If you’ve already read today’s Policy Watch special report on the 1870 lynching of Wyatt Outlaw and its connection to the modern problems in Alamance County, you may want to read more.
Today’s piece is the first in a Policy Watch series on Alamance County that will include pieces on local government, the sheriff’s department, public schools and environmental justice.
But our initial story on Wyatt Outlaw and the history and continuation of white supremacy in the state would not have been possible without the scholars and activists who spoke to us for the piece and the work they’ve already done. All of it is worth your time.
If you were intrigued by what Duke University’s Dr. William Darity had to say about systemic inequality and the racial terror campaigns designed to preserve it, you should read From Here to Equality: Reparations for Black Americans in the Twenty-First Century, Darity’s recent book with co-author A. Kirsten Mullen.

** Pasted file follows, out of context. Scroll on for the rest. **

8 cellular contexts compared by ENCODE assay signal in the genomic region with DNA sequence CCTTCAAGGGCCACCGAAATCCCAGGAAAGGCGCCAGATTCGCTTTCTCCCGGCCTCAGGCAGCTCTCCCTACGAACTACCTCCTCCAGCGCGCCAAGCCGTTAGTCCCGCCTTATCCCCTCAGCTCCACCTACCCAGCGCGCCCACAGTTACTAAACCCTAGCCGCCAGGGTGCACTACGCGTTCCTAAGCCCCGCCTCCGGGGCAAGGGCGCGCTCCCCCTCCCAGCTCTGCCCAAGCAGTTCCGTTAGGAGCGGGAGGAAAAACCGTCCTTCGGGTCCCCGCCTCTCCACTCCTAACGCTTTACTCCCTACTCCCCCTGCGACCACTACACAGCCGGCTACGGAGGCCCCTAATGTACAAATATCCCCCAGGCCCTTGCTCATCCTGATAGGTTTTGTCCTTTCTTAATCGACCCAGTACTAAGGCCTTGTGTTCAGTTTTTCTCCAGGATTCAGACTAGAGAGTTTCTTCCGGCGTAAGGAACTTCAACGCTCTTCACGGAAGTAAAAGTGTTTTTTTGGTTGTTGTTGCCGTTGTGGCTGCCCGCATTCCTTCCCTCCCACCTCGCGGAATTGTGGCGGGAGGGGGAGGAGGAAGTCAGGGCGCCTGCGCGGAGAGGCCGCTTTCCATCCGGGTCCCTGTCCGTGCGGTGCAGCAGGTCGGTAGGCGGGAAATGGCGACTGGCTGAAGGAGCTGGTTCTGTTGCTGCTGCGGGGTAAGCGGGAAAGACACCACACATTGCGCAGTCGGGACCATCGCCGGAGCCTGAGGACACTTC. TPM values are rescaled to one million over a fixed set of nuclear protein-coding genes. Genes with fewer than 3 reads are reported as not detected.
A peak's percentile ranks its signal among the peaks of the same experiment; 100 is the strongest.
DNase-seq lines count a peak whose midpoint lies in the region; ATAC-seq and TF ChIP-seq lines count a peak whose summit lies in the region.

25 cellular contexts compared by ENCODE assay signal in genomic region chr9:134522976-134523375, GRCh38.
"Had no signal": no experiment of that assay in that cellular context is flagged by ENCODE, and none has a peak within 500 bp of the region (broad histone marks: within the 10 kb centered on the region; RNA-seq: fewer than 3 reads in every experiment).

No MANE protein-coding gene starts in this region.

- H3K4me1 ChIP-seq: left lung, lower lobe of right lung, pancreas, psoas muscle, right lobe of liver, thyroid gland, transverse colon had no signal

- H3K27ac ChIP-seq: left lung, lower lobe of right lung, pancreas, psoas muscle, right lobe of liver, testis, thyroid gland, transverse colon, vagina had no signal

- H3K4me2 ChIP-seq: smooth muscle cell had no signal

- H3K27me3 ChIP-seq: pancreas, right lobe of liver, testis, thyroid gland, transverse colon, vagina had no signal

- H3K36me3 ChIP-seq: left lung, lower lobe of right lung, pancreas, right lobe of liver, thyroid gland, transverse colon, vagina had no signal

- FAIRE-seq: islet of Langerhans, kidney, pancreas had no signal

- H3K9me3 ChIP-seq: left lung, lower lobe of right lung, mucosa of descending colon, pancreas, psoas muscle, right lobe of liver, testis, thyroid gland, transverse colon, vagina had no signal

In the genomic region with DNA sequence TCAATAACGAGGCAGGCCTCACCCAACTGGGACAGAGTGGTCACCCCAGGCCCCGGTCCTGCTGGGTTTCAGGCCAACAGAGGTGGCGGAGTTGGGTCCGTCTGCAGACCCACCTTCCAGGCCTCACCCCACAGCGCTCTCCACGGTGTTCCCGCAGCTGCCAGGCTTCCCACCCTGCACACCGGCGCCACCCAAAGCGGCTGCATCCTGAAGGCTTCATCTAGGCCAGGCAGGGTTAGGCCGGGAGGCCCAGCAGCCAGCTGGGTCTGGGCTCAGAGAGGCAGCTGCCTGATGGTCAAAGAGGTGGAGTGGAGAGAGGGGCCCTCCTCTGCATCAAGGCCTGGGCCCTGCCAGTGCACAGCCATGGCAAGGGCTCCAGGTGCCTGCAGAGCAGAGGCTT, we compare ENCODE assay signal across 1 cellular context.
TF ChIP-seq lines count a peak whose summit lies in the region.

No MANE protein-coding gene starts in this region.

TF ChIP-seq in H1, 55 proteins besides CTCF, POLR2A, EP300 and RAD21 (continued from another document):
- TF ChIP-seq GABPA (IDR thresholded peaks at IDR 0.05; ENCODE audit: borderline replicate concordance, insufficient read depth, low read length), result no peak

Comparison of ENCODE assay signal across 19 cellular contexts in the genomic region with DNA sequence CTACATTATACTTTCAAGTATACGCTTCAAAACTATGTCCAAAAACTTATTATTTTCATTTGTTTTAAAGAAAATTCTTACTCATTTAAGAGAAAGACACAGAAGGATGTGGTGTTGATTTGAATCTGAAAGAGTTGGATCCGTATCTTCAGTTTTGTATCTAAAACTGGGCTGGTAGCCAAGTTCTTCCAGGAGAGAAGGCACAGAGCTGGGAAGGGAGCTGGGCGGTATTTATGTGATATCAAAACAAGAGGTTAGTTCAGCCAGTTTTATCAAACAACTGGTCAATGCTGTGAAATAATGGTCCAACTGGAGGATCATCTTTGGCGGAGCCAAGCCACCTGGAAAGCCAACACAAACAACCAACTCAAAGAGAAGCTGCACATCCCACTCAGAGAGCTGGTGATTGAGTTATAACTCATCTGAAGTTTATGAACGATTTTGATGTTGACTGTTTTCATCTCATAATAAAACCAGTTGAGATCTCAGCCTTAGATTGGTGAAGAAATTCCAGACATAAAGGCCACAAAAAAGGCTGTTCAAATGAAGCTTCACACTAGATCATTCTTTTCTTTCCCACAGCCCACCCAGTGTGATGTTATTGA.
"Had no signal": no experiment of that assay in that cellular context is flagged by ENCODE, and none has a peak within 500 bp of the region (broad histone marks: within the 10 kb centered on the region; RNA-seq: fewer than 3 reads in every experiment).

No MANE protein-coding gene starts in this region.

The Rev. Ervin Milton talked with us about modern Alamance County and the connections to story of Wyatt Outlaw. He is a regular contributor at the Burlington Times-News. His columns, including this week’s on the meaning of Lent, can be found here.
Dr. Keisha Bentley-Edwards, a developmental psychologist and assistant professor of Medicine at Duke, helped us with a closer look at the psychological aspect of white supremacist thinking and the cycle of violence it has perpetuated throughout our history. Her paper, How Does it Feel to be a Problem? The Missing Kerner Commission Report, is essential reading.
For a deep dive into the life, death and legacy of Wyatt Outlaw, you need to read Dr. Carole Troxler’s “To look more closely at the man”: Wyatt Outlaw, a Nexus of National, Local, and Personal History. She is a historian and professor emerita at Elon University whose work on the Outlaw story is widely considered definitive.